The concentrated stock solution of VPA was made at 40 mM in PZM-3 and stored at -20°C. In accordance with different experimental procedures, the VPA stock solution was dissolved in PZM-3 (with 3 mg/ml BSA) at different concentrations. Following treatment, embryos were washed three times with PZM-3 (with 3 mg/ml BSA) and further cultured in PZM3 without VPA.
Vitamin C was dissolved in PZM-3 and prepared as a stock solution at 5 mg/mL, and the stock solution was stored at -20°C. The vitamin C concentrated stock solution was dissolved into the PZM-3 (with 3 mg/ml BSA) at different concentrations according to the different experimental procedures. At the end of the treatment, embryos were transferred into PZM3 (with 3 mg/ml BSA) without vitamin C.
Scriptaid was dissolved in dimethyl sulfoxide at 5 mg/mL, and the stock solution was stored at -20°C. The stock solution was added to PZM-3 (with 3 mg/ml BSA) at different concentrations according to different experimental procedures. After Scriptaid treatment, embryos were washed three times with PZM-3 (with 3 mg/ml BSA) and further cultured in PZM-3 without Scriptaid.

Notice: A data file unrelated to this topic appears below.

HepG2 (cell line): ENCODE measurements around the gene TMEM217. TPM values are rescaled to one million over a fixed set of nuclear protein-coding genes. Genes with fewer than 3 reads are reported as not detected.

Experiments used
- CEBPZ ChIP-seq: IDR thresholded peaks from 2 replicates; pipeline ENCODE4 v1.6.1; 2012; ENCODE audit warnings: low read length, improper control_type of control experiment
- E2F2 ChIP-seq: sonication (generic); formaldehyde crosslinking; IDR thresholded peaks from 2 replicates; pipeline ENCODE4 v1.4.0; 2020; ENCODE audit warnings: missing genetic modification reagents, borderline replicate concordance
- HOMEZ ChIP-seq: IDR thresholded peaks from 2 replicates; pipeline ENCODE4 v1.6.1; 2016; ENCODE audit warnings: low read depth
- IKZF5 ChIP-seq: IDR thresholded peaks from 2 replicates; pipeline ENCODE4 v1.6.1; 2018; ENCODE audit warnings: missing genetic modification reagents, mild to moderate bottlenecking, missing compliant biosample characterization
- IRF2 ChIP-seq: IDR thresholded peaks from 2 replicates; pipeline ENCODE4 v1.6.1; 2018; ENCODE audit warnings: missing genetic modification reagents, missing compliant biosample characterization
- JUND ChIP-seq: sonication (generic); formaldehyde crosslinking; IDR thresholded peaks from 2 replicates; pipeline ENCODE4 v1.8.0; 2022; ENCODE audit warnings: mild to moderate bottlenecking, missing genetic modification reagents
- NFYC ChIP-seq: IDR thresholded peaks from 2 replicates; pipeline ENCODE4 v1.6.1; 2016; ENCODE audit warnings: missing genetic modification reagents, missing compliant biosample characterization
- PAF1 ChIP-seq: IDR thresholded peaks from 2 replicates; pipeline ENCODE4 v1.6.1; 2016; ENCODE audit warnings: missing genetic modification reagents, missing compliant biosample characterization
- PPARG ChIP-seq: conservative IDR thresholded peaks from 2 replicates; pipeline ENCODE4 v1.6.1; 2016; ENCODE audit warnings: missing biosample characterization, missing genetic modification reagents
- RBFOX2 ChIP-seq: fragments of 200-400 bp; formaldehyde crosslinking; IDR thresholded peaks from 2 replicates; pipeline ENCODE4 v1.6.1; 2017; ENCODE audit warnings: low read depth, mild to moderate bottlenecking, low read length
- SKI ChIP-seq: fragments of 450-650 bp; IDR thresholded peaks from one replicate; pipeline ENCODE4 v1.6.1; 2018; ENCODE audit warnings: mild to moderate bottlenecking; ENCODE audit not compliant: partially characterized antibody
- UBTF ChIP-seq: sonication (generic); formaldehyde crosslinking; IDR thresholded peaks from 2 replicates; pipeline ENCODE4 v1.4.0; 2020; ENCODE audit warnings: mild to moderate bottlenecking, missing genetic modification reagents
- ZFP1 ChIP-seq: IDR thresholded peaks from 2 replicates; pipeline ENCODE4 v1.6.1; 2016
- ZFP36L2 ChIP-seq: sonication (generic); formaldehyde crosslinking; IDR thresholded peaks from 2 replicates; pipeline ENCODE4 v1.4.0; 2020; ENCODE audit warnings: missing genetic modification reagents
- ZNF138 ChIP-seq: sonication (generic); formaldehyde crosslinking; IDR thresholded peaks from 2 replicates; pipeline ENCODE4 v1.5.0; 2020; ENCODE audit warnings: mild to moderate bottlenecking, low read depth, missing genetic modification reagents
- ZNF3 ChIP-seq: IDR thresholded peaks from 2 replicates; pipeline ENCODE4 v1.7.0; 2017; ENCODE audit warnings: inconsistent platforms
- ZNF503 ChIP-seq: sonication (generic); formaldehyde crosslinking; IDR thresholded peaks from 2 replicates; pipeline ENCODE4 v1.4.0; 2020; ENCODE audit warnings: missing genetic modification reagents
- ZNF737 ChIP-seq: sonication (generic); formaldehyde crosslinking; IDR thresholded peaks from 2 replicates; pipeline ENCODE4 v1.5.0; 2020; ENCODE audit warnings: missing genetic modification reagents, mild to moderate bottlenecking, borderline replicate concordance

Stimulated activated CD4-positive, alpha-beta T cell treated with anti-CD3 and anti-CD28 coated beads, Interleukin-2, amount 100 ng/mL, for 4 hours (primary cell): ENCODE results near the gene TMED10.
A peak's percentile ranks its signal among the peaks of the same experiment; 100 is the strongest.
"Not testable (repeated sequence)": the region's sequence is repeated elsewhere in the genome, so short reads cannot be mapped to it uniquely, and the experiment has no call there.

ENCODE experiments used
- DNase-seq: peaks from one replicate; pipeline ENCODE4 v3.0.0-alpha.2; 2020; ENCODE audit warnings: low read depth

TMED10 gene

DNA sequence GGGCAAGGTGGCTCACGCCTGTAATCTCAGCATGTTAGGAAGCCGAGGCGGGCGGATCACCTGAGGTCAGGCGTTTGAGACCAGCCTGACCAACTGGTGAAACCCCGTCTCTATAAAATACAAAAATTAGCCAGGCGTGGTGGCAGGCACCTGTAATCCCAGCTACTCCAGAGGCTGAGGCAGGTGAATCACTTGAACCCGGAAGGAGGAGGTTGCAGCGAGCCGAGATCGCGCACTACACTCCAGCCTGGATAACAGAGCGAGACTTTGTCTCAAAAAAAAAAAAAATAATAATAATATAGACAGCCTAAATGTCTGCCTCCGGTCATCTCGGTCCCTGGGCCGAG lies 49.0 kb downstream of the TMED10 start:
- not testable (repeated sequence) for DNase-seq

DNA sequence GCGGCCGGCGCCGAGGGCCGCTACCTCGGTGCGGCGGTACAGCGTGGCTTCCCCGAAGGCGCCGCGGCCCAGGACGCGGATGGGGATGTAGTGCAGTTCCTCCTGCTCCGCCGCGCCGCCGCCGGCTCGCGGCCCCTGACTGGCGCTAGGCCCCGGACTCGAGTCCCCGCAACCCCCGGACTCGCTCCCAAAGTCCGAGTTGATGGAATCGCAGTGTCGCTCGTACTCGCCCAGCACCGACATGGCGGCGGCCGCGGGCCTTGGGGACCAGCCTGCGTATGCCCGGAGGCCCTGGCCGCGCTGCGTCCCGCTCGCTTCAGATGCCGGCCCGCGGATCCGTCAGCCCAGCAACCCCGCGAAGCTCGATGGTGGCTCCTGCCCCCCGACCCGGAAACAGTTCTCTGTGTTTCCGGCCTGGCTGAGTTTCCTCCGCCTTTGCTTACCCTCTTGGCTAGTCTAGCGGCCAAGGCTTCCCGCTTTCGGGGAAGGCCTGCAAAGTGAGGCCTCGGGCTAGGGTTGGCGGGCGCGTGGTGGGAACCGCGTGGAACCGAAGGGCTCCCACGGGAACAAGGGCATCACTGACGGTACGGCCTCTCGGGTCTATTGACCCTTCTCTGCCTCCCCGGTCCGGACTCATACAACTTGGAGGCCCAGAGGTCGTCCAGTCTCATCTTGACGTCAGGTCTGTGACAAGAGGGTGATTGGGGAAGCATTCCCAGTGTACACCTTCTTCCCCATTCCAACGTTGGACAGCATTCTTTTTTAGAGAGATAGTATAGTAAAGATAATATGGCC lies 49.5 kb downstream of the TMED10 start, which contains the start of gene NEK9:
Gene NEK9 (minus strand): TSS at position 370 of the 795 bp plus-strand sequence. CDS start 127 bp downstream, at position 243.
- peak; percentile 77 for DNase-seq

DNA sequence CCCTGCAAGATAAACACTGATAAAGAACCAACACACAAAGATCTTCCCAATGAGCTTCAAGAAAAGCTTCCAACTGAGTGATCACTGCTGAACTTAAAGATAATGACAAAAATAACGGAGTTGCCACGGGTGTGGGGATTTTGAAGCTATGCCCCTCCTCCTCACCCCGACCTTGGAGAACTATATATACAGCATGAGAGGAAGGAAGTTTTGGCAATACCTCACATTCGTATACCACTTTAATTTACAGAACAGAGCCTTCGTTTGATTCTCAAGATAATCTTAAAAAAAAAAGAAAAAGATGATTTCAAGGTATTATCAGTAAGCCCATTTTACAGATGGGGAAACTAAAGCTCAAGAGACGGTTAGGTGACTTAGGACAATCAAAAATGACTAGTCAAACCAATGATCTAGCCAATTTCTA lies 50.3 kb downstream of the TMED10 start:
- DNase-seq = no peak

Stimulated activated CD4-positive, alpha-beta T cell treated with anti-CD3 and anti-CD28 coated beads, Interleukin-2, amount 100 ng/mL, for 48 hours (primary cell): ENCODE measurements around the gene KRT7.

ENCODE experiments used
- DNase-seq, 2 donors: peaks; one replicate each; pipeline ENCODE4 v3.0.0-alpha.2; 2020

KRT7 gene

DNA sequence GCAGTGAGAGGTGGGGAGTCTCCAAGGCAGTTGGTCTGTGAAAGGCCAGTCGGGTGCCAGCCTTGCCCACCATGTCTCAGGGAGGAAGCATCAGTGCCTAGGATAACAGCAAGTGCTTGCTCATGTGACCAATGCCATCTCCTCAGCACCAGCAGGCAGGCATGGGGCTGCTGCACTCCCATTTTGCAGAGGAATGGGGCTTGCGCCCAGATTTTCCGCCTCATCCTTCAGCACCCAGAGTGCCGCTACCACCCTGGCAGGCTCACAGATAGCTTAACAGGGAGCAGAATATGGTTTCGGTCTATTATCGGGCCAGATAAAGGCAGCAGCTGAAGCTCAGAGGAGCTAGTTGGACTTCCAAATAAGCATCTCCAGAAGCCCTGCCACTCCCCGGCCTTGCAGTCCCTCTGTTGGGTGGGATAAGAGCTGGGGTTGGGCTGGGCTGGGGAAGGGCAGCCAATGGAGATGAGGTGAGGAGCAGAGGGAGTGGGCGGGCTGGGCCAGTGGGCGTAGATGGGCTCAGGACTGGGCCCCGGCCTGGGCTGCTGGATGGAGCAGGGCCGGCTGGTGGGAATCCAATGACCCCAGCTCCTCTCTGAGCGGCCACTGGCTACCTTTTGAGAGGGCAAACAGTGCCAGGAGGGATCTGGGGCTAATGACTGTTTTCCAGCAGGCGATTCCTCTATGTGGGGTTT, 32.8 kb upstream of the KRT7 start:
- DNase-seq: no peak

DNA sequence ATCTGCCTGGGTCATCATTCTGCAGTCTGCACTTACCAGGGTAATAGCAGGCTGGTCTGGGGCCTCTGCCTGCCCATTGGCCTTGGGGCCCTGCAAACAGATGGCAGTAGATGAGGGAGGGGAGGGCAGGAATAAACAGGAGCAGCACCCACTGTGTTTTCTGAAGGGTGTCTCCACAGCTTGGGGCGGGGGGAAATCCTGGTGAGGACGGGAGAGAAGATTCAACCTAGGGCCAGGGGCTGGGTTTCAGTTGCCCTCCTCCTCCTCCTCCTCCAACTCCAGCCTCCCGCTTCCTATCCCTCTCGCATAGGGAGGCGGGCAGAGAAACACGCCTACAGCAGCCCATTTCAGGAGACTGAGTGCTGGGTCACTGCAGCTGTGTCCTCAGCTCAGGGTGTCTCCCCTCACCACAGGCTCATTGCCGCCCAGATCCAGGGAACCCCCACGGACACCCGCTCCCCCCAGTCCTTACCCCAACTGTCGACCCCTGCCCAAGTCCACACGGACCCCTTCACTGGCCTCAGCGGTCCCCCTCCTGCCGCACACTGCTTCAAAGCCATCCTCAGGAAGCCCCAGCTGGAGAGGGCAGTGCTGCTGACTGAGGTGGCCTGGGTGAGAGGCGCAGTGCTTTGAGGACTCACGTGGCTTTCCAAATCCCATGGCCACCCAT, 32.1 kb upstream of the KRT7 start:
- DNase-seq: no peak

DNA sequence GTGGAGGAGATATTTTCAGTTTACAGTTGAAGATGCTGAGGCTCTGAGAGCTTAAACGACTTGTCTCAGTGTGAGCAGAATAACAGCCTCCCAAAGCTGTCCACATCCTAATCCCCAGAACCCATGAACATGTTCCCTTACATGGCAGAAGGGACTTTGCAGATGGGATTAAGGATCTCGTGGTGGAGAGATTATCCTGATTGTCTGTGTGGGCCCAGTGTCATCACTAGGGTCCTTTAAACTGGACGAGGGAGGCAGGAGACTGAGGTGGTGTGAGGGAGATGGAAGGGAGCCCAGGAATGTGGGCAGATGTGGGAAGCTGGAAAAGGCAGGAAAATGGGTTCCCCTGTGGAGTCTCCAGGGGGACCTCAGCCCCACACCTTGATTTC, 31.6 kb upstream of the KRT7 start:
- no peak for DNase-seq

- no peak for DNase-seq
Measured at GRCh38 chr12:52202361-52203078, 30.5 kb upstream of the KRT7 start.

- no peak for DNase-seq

Briefly, the zona pellucidae of embryos were removed by treating with 3.3 mg/ml pronase solution, and the embryos were rinsed in BSA-DPBS. Then, the embryos were fixed in 4% (v/v) paraformaldehyde for 30 min and permeabilized with 0.2% Triton X-100 for 30 min. After being blocked in 5% goat serum in PBS for 30 min, embryos were co-incubated with a rabbit polyclonal primary antibody (acH3K9, 1:400, Abcam; acH4K5, 1:400, Abcam; H3K4me2, 1:500, Cell Signaling Technology; H3K27me2, 1:500, Cell Signaling Technology) at 4°C overnight. After removing the primary antibodies, the embryos were washed intensively with 0.2% (v/v) Tween-20 in PBS. Alexa Fluor 594 goat anti rabbit IgG (Invitrogen, Carlsbad, CA, USA) diluted in 1:800 was then applied and incubated at 4°C overnight. After washing, the embryos was stained with Hoechst 33342 and mounted on slides. The fluorescence of embryos were then observed under an epifluorescence microscope (Nikon, Tokyo, Japan) equipped with a digital camera.